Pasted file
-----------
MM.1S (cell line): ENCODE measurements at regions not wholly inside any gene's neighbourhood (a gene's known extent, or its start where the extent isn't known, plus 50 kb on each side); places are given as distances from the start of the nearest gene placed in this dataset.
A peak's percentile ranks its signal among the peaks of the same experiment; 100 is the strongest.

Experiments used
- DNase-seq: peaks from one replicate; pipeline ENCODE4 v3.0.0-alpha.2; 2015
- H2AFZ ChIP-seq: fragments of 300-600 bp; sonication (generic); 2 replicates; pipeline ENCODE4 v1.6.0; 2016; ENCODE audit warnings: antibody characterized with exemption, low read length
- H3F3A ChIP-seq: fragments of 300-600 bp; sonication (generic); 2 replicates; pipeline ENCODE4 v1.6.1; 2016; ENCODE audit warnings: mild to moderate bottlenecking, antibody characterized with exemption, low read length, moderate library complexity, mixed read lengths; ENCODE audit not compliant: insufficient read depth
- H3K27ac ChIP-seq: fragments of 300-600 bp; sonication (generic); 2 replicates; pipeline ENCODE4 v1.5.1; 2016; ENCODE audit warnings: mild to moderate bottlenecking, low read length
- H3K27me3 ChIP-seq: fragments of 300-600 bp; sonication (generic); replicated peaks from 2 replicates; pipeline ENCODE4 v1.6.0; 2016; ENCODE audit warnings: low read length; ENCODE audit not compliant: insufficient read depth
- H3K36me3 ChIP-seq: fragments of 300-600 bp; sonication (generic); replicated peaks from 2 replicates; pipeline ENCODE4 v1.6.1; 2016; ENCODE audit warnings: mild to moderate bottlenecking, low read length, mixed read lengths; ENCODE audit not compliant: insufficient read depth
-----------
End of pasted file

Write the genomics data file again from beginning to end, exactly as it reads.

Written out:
MM.1S (cell line): ENCODE measurements at regions not wholly inside any gene's neighbourhood (a gene's known extent, or its start where the extent isn't known, plus 50 kb on each side); places are given as distances from the start of the nearest gene placed in this dataset.
A peak's percentile ranks its signal among the peaks of the same experiment; 100 is the strongest.

Experiments used
- DNase-seq: peaks from one replicate; pipeline ENCODE4 v3.0.0-alpha.2; 2015
- H2AFZ ChIP-seq: fragments of 300-600 bp; sonication (generic); 2 replicates; pipeline ENCODE4 v1.6.0; 2016; ENCODE audit warnings: antibody characterized with exemption, low read length
- H3F3A ChIP-seq: fragments of 300-600 bp; sonication (generic); 2 replicates; pipeline ENCODE4 v1.6.1; 2016; ENCODE audit warnings: mild to moderate bottlenecking, antibody characterized with exemption, low read length, moderate library complexity, mixed read lengths; ENCODE audit not compliant: insufficient read depth
- H3K27ac ChIP-seq: fragments of 300-600 bp; sonication (generic); 2 replicates; pipeline ENCODE4 v1.5.1; 2016; ENCODE audit warnings: mild to moderate bottlenecking, low read length
- H3K27me3 ChIP-seq: fragments of 300-600 bp; sonication (generic); replicated peaks from 2 replicates; pipeline ENCODE4 v1.6.0; 2016; ENCODE audit warnings: low read length; ENCODE audit not compliant: insufficient read depth
- H3K36me3 ChIP-seq: fragments of 300-600 bp; sonication (generic); replicated peaks from 2 replicates; pipeline ENCODE4 v1.6.1; 2016; ENCODE audit warnings: mild to moderate bottlenecking, low read length, mixed read lengths; ENCODE audit not compliant: insufficient read depth